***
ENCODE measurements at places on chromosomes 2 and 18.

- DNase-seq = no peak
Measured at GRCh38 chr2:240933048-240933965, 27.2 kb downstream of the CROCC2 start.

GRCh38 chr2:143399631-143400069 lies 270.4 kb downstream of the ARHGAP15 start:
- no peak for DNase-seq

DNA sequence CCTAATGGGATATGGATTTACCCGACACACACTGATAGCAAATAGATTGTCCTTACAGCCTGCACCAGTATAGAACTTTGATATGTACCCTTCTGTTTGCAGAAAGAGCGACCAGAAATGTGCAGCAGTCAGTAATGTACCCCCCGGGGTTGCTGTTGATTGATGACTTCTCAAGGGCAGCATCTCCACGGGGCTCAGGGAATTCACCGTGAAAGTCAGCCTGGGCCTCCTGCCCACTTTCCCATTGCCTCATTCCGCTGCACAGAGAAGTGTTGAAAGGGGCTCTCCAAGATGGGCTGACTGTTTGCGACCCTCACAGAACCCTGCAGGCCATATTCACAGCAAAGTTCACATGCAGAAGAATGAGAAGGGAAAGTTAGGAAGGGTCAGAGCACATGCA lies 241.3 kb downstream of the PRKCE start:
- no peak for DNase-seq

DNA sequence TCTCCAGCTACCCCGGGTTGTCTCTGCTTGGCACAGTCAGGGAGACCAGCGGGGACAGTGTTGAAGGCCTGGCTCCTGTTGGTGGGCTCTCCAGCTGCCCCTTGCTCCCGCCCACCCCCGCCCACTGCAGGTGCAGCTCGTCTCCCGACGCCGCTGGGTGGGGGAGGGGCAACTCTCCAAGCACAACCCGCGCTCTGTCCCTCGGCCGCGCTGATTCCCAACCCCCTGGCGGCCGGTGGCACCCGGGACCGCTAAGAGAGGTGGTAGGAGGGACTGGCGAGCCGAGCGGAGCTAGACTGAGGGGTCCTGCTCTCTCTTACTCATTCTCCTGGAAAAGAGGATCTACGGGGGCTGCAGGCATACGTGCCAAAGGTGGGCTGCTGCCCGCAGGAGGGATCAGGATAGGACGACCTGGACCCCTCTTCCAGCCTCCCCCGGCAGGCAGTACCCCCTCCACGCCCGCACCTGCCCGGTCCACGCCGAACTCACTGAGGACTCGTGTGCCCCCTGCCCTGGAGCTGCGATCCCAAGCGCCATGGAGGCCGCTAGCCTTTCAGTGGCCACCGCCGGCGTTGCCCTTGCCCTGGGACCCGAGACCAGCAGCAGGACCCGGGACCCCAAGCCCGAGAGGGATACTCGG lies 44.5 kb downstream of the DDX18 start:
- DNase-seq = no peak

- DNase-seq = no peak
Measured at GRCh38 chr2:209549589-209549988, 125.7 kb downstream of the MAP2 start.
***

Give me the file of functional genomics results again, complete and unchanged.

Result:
ENCODE measurements at places on chromosomes 2 and 18.

- DNase-seq = no peak
Measured at GRCh38 chr2:240933048-240933965, 27.2 kb downstream of the CROCC2 start.

GRCh38 chr2:143399631-143400069 lies 270.4 kb downstream of the ARHGAP15 start:
- no peak for DNase-seq

DNA sequence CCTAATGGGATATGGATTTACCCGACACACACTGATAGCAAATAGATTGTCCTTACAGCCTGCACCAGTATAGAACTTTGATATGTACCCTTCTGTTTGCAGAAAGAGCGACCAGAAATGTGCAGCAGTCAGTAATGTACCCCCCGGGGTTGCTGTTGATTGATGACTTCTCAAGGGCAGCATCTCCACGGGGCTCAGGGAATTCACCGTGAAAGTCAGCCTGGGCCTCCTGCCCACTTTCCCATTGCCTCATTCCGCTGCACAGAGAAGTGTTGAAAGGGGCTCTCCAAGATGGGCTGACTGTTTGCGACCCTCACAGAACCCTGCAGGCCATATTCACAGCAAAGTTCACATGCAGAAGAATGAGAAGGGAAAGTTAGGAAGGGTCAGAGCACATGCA lies 241.3 kb downstream of the PRKCE start:
- no peak for DNase-seq

DNA sequence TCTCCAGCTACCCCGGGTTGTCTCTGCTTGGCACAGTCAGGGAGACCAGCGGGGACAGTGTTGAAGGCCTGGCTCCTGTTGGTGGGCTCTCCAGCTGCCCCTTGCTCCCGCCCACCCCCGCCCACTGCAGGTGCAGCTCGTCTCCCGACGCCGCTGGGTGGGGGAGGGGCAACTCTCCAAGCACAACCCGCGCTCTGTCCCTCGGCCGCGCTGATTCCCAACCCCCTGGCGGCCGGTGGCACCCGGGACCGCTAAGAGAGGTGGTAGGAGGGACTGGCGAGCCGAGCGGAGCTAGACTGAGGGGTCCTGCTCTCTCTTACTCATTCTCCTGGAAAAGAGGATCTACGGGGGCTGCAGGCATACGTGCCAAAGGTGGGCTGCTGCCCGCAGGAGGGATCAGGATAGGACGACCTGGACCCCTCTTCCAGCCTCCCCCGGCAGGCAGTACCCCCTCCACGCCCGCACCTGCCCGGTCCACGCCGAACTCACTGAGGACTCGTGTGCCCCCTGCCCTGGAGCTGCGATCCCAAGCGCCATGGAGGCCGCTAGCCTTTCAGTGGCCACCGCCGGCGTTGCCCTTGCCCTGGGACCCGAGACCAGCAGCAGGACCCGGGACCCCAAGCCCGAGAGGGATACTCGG lies 44.5 kb downstream of the DDX18 start:
- DNase-seq = no peak

- DNase-seq = no peak
Measured at GRCh38 chr2:209549589-209549988, 125.7 kb downstream of the MAP2 start.